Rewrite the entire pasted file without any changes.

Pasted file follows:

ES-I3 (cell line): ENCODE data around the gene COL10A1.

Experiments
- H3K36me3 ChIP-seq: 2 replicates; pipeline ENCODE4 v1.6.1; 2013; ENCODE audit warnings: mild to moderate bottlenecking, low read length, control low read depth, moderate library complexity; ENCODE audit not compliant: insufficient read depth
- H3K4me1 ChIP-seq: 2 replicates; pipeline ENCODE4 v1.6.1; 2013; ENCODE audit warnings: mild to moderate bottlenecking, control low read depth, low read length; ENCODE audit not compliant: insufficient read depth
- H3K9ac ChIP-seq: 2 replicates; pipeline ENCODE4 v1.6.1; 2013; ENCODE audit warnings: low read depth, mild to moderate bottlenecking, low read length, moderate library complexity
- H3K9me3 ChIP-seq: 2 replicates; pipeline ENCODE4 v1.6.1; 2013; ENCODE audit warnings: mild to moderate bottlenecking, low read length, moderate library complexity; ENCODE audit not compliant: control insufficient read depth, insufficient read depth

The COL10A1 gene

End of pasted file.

ES-I3 (cell line): ENCODE data around the gene COL10A1.

Experiments
- H3K36me3 ChIP-seq: 2 replicates; pipeline ENCODE4 v1.6.1; 2013; ENCODE audit warnings: mild to moderate bottlenecking, low read length, control low read depth, moderate library complexity; ENCODE audit not compliant: insufficient read depth
- H3K4me1 ChIP-seq: 2 replicates; pipeline ENCODE4 v1.6.1; 2013; ENCODE audit warnings: mild to moderate bottlenecking, control low read depth, low read length; ENCODE audit not compliant: insufficient read depth
- H3K9ac ChIP-seq: 2 replicates; pipeline ENCODE4 v1.6.1; 2013; ENCODE audit warnings: low read depth, mild to moderate bottlenecking, low read length, moderate library complexity
- H3K9me3 ChIP-seq: 2 replicates; pipeline ENCODE4 v1.6.1; 2013; ENCODE audit warnings: mild to moderate bottlenecking, low read length, moderate library complexity; ENCODE audit not compliant: control insufficient read depth, insufficient read depth

The COL10A1 gene